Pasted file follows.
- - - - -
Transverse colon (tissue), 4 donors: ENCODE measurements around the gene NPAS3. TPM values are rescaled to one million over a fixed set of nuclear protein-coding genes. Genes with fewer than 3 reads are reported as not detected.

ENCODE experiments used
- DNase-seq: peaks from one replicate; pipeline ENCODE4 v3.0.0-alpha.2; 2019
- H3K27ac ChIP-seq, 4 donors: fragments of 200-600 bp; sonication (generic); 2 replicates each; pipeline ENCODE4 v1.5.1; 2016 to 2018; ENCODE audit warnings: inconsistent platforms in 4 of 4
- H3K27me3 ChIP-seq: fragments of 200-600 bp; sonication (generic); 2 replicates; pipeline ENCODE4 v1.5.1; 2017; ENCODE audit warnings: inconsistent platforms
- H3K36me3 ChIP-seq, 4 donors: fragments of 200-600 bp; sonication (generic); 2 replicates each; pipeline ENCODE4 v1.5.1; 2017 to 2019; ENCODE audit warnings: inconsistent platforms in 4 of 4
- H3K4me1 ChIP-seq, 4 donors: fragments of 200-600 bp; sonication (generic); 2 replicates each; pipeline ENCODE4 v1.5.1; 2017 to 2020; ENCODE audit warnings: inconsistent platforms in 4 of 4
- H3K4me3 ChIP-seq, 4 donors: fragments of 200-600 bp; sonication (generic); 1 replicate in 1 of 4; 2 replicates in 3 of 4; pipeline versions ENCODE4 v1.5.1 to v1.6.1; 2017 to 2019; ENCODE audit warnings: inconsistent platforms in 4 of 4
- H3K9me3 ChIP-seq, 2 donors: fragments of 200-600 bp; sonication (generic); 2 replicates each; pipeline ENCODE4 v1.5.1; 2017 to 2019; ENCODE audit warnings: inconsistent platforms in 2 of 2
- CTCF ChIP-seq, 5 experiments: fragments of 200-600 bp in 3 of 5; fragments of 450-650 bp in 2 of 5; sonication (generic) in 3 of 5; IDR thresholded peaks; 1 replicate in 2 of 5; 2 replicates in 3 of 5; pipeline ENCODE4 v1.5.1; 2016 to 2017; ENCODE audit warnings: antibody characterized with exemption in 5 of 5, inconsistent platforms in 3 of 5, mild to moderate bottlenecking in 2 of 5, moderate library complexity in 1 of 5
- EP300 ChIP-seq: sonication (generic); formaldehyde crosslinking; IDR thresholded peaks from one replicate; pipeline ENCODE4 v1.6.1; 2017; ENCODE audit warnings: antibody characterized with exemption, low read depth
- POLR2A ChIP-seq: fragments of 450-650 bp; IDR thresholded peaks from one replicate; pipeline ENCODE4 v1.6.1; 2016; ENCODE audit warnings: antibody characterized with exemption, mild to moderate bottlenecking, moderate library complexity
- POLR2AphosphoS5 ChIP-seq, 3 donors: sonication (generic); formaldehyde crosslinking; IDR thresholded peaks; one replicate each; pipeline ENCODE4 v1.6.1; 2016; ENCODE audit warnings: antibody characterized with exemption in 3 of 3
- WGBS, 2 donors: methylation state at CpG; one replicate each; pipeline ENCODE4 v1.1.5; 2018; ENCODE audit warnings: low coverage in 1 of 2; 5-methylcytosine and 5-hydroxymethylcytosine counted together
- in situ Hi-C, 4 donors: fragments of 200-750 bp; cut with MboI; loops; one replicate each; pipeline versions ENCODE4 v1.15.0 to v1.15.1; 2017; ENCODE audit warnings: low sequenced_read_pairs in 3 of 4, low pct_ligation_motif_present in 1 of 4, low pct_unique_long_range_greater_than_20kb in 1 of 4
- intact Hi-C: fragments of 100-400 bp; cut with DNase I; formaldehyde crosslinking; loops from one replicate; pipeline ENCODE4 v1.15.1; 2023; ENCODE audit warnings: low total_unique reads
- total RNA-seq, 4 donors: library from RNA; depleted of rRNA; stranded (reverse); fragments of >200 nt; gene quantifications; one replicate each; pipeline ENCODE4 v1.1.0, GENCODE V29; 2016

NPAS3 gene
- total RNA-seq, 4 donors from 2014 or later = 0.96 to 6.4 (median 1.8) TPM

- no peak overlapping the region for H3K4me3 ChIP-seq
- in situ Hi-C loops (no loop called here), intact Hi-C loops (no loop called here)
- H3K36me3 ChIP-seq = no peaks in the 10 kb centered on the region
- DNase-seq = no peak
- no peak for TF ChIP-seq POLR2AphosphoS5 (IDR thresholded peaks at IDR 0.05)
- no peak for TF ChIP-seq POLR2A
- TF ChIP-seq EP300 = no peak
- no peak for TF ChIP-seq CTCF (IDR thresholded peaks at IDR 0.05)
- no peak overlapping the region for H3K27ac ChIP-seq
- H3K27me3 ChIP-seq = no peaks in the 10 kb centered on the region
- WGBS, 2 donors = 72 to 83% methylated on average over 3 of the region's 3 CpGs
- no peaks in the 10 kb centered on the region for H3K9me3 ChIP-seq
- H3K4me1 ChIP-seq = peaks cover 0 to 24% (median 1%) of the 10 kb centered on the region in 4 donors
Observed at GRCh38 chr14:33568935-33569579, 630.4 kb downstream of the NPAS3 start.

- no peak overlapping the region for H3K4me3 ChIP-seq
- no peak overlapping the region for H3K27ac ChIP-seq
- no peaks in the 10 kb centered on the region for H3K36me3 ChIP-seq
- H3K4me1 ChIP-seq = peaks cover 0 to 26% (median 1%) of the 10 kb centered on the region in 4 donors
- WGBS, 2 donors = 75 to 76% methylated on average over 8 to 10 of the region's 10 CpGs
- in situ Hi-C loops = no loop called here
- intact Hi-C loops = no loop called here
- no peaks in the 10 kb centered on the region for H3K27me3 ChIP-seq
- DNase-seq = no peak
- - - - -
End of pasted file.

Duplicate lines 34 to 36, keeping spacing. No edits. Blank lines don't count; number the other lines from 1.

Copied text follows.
- no peak overlapping the region for H3K4me3 ChIP-seq
- no peak overlapping the region for H3K27ac ChIP-seq
- no peaks in the 10 kb centered on the region for H3K36me3 ChIP-seq